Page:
Invokana - Uses - Dosages - Side Effects - Precautions

Invokana: Frequently Asked Questions Answered

What is Invokana?

Invokana is used to treat diabetes by helping the kidneys get rid of glucose in the bloodstream. Doctors prescribe Invokana in conjunction with diet and exercise to help adults with type 2 diabetes mellitus control their blood sugar levels. Invokana reduces the risk of death from conditions such as heart attack, stroke or heart failure in patients with type 2 diabetes. It also reduces hospitalisations and deaths in adults with end-stage kidney problems.

What are the uses of Invokana?

Invokana is used to manage blood sugar levels in patients with diabetes. Invokana is prescribed to adults with diabetic nephropathy (kidney damage caused by diabetes).

Invokana is also used in the following conditions: 

  • Improve blood sugar levels along with diet and exercise
  • Reduce the symptoms of diabetic nephropathy with albuminuria 
  • Reduces the risk of heart attack, stroke and cardiovascular deaths
  • Lowers the risk of end-stage kidney disease and heart failure hospitalisation
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What are the side effects of Invokana?

Invokana rarely causes serious side effects, but it can sometimes do so. If you experience serious side effects, contact your doctor immediately.

Mild side effects:

  • Nausea
  • Thirstiness
  • Constipation
  • Vaginal itching
  • Urinary tract infections
  • Urinating more often than normal 
  • Yeast infections in men and women

Serious side effects:

  • Allergic reaction
  • Kidney disease
  • Increased risk of broken bones
  • Hypoglycemia (low blood sugar)
  • Severe Urinary tract infections
  • Infection of the genital area (Fournier’s gangrene)


Frequently Asked Questions about Invokana

1. Should I take Invokana in the morning or at night?

Invokana is usually taken once a day as an oral tablet in the morning. In the beginning, it is recommended that the tablets should be taken with meals to reduce unwanted stomach effects. If you take this medication in the evening, skip the last dose before taking it again in the morning.

2. What are the dangers of taking Invokana?

You should talk to your doctor if you experience any serious side effects of Invokana. Some of the dangers associated with Invokana (Canagliflozin) treatment are:

  • Kidney problems
  • Serious allergic reactions
  • Dehydration and low blood pressure
  • The risk of amputation of a lower limb
  • Genital yeast infections in men and women

3. Is Invokana hard on kidneys?

People with type 2 diabetes taking Invokana have reported sudden declines in kidney functions. A serious side effect of Invokana is sudden (acute) kidney injury. Your doctor may temporarily stop your treatment. Signs and symptoms of kidney damage are:

  • Urinating less frequently
  • Swelling of your legs, ankles or feet

4. Can you take Invokana and metformin together?

Yes. Patients with type 2 diabetes benefit from using metformin and Invokana with a proper diet and exercise more effectively than using either of the drugs alone. Invokana prevents glucose absorption by the kidneys and helps lower the blood sugar level. Metformin decreases stomach sugar absorption, reduces liver sugar release and helps the body use sugar more efficiently.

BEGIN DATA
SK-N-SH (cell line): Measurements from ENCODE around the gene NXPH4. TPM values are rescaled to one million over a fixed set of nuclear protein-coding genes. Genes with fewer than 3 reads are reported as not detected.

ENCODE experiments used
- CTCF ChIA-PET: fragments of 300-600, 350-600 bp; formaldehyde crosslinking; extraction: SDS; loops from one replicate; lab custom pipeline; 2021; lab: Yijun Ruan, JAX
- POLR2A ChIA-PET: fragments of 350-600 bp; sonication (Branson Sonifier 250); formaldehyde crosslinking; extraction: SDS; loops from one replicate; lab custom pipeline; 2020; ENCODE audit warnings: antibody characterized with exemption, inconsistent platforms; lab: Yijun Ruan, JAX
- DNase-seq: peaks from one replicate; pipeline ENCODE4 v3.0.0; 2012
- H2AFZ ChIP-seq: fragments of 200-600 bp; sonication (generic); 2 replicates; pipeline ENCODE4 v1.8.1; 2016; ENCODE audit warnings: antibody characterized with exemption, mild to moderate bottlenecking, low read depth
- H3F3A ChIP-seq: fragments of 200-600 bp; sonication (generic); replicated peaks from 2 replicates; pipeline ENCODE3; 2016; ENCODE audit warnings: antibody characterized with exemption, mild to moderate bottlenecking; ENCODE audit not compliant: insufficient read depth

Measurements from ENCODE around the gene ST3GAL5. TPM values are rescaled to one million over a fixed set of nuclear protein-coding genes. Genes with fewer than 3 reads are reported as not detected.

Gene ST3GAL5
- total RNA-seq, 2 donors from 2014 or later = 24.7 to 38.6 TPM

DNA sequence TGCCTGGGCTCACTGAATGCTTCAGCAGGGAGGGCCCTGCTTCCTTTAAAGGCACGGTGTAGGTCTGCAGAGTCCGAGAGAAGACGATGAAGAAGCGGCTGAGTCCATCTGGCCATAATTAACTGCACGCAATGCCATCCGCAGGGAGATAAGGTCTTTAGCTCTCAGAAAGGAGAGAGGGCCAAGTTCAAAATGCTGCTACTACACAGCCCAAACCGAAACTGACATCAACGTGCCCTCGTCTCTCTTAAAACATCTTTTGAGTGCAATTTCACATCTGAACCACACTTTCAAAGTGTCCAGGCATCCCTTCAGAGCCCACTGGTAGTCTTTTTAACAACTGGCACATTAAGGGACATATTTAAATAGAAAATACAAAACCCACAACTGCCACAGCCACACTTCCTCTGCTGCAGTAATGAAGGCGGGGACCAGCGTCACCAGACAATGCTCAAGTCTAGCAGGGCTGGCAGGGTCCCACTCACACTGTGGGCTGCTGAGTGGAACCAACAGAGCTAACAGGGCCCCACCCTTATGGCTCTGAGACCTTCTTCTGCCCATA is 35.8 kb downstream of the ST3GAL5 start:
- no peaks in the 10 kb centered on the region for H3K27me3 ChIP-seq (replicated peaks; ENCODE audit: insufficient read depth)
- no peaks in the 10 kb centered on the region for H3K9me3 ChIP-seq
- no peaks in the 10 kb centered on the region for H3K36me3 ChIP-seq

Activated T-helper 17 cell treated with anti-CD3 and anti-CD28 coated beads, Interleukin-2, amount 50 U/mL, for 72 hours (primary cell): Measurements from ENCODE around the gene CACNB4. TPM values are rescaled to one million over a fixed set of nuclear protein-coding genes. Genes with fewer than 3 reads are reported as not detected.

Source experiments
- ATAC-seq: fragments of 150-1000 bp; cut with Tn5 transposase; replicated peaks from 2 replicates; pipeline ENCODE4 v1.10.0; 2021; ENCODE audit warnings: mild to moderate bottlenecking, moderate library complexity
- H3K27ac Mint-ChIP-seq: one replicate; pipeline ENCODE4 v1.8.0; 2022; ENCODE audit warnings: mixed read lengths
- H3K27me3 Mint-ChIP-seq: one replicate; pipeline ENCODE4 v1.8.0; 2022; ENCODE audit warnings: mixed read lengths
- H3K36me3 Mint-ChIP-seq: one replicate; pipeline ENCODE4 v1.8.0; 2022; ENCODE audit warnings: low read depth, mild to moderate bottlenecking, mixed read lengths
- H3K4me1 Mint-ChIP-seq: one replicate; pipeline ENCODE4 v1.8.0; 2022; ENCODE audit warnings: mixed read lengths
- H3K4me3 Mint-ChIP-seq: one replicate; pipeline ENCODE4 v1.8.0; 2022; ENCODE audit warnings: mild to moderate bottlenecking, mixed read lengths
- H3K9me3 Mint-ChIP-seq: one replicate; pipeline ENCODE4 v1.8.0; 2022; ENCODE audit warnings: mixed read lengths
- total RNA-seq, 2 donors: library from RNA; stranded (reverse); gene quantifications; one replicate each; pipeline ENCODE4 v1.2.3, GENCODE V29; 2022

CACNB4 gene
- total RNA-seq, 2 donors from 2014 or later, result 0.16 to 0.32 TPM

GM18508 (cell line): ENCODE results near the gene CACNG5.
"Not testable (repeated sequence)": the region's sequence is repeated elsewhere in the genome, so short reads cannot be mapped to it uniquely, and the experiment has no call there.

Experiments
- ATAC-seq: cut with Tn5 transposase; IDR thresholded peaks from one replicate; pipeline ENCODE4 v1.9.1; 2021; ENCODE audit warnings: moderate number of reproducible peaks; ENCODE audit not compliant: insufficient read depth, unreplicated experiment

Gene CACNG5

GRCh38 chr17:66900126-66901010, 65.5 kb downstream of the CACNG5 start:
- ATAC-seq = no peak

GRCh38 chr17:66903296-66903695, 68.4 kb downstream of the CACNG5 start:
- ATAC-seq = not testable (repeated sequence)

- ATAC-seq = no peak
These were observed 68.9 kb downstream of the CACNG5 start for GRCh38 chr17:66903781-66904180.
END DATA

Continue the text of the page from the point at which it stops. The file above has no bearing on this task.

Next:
5. Does Invokana make you sleepy?

Invokana may cause dizziness, fatigue and lightheadedness. Consult your doctor if you experience extreme tiredness, which makes you sleepy. In case of dehydration, you may experience lightheadedness.

6. Does Invokana raise blood pressure?

Invokana may help you lower your blood pressure by 3–5 mmHg on average. Treatment with Invokana (100 mg and 300 mg) may reduce 24-hour systolic blood pressure and diastolic blood pressure. Results may vary depending on the dosage and whether metformin, sitagliptin or insulin is used.

7. Is Invokana a diuretic?

Diuretics, also known as water pills, helps to eliminate salt (sodium) from the body. They work by causing kidneys to release more sodium into the urine. Invokana induces an osmotic diuresis, leading to a decrease in intravascular volume. Invokana can cause you to urinate more frequently than usual.

8. How does Invokana cause amputations?

Invokana doubles the risk of amputation in people with diabetes. Both diabetes and Invokana can result in amputation. In both cases, poor circulation in the legs and feet is the cause of amputation. The poor control of blood sugar levels is often the cause of diabetic amputations.

9. How does Invokana affect the heart?

Invokana reduces the risk of dying from heart attacks, strokes or heart failure in adults with type 2 diabetes and heart diseases. Invokana also reduces the risks of end-stage kidney disease, hospitalisation and death associated with heart problems in adults with diabetes and kidney disease.

10. Does Invokana give you diarrhoea?

Dehydration may result from taking Invokana. Dehydration can lead to severe kidney damage. If you are not able to drink fluids as usual or if you are experiencing fluid loss (such as vomiting, diarrhoea or heavy sweating), please consult your doctor or pharmacist as soon as possible.

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Disclaimer: The information provided herein is accurate, updated and complete as per the best practices of the Company. Please note that this information should not be treated as a replacement for physical medical consultation or advice. We do not guarantee the accuracy and the completeness of the information so provided. The absence of any information and/or warning to any drug shall not be considered and assumed as an implied assurance of the Company. We do not take any responsibility for the consequences arising out of the aforementioned information and strongly recommend you for a physical consultation in case of any queries or doubts.